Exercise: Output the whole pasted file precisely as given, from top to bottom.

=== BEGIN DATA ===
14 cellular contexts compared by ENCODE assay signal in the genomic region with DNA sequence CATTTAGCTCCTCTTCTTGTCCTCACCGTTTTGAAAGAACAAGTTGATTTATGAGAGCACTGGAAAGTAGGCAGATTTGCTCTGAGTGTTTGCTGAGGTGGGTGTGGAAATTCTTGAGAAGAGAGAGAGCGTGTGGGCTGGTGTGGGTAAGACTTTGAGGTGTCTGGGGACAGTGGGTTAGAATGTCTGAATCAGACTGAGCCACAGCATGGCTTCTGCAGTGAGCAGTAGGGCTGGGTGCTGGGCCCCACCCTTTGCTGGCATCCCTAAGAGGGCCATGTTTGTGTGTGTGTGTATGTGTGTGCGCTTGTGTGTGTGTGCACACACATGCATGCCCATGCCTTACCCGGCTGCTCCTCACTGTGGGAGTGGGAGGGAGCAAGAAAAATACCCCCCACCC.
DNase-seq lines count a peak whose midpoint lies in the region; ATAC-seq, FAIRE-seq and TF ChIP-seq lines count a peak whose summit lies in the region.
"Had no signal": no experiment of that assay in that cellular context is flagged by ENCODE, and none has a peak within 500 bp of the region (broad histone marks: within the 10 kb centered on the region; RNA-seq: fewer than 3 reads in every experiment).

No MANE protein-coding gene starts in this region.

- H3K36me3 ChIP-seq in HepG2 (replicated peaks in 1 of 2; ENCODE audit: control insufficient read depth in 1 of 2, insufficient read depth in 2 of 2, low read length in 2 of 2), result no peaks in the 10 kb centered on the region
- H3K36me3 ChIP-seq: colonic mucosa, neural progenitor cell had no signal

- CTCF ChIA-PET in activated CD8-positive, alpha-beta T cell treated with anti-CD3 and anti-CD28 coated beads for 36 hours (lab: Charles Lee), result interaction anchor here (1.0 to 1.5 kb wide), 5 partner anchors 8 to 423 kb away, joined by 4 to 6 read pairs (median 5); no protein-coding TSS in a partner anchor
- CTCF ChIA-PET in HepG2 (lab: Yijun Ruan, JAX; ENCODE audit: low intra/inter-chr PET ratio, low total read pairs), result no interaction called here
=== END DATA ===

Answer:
14 cellular contexts compared by ENCODE assay signal in the genomic region with DNA sequence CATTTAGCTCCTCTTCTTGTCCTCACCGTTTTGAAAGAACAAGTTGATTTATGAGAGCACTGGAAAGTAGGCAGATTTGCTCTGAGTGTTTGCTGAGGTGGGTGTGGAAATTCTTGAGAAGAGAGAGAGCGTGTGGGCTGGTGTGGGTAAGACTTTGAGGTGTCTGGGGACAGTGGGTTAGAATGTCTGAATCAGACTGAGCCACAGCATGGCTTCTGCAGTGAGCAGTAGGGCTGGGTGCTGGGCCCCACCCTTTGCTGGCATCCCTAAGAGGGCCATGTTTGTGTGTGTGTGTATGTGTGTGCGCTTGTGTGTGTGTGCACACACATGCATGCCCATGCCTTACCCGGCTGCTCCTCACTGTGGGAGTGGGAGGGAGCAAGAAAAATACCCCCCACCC.
DNase-seq lines count a peak whose midpoint lies in the region; ATAC-seq, FAIRE-seq and TF ChIP-seq lines count a peak whose summit lies in the region.
"Had no signal": no experiment of that assay in that cellular context is flagged by ENCODE, and none has a peak within 500 bp of the region (broad histone marks: within the 10 kb centered on the region; RNA-seq: fewer than 3 reads in every experiment).

No MANE protein-coding gene starts in this region.

- H3K36me3 ChIP-seq in HepG2 (replicated peaks in 1 of 2; ENCODE audit: control insufficient read depth in 1 of 2, insufficient read depth in 2 of 2, low read length in 2 of 2), result no peaks in the 10 kb centered on the region
- H3K36me3 ChIP-seq: colonic mucosa, neural progenitor cell had no signal

- CTCF ChIA-PET in activated CD8-positive, alpha-beta T cell treated with anti-CD3 and anti-CD28 coated beads for 36 hours (lab: Charles Lee), result interaction anchor here (1.0 to 1.5 kb wide), 5 partner anchors 8 to 423 kb away, joined by 4 to 6 read pairs (median 5); no protein-coding TSS in a partner anchor
- CTCF ChIA-PET in HepG2 (lab: Yijun Ruan, JAX; ENCODE audit: low intra/inter-chr PET ratio, low total read pairs), result no interaction called here